I was just watching a series of DVD lectures titled, “Understanding Complexity” by Professor Scott Page of the University of Michigan. In one of those lectures, he discussed the differences between positive feedback (doing more of a thing gets you more of the same thing) and negative feedback (doing more of a thing gets you less of the same thing).
A classic example of positive feedback is putting a microphone in front of a speaker. The mic sends amplified sound to a speaker, which makes it louder and sends it back to the mic, where it is made louder again … until the sound is no longer intelligible. An example of negative feedback can be found in waiting on a line in front of a restaurant. The longer the line, the less interested (most) people are in joining it.
These distinctions resonated for me as I think about how we (try to) “change the culture” in organizations. We state the need for change. We write about it in our newsletters. We ask (force?) first-line managers to discuss this in their staff meetings. We are clear that these changes are critically important.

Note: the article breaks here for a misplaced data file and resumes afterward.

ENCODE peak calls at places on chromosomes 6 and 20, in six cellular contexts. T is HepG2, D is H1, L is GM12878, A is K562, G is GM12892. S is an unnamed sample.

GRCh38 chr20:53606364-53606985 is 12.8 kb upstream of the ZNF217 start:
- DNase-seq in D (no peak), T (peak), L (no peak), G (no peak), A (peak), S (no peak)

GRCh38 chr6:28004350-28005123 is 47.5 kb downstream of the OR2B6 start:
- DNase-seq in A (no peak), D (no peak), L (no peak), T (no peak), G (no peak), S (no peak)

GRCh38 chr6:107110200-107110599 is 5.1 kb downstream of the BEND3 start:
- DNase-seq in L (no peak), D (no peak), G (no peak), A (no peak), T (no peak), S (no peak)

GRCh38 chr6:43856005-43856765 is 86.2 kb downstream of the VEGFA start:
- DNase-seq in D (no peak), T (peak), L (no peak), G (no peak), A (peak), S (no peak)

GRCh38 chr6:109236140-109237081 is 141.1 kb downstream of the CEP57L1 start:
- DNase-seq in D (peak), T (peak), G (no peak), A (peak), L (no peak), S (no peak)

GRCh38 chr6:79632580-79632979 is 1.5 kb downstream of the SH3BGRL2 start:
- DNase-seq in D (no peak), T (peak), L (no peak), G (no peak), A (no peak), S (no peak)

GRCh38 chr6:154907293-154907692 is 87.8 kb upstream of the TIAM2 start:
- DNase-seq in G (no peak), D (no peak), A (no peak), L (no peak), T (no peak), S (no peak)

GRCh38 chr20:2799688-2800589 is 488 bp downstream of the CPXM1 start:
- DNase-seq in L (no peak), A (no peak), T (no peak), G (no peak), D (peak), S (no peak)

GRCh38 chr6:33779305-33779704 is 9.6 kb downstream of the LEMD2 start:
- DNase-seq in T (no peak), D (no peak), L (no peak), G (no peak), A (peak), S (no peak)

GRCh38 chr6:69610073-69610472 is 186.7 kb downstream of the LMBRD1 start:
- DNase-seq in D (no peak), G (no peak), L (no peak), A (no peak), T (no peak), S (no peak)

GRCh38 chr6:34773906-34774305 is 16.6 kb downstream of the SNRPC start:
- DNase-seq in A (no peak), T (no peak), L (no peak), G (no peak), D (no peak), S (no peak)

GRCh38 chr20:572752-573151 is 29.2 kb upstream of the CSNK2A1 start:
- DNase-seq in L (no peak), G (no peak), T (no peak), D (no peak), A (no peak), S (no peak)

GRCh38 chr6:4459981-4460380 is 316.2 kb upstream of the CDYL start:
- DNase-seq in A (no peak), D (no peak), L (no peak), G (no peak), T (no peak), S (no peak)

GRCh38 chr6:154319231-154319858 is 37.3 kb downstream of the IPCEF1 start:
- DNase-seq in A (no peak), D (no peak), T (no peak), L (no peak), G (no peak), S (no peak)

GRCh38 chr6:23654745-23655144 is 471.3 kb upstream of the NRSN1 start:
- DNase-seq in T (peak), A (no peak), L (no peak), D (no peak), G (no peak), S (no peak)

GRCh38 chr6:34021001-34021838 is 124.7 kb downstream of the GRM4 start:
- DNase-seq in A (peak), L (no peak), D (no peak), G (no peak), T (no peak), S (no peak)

Taken individually, these are all certainly good things to do, supported by many mainstream change management theories and models. The question that arises for me is, do these efforts make people want to change the culture more? Or less? In light of the feedback models described earlier, I wonder if employees interpret these well-intentioned ideas as:
“Here we go again. Another management spasm designed to convince us that the issues we face today are really our fault; that we need to change rather than they. It is clear they don’t mean this – nothing has changed the last four times they’ve trotted out the same old message.”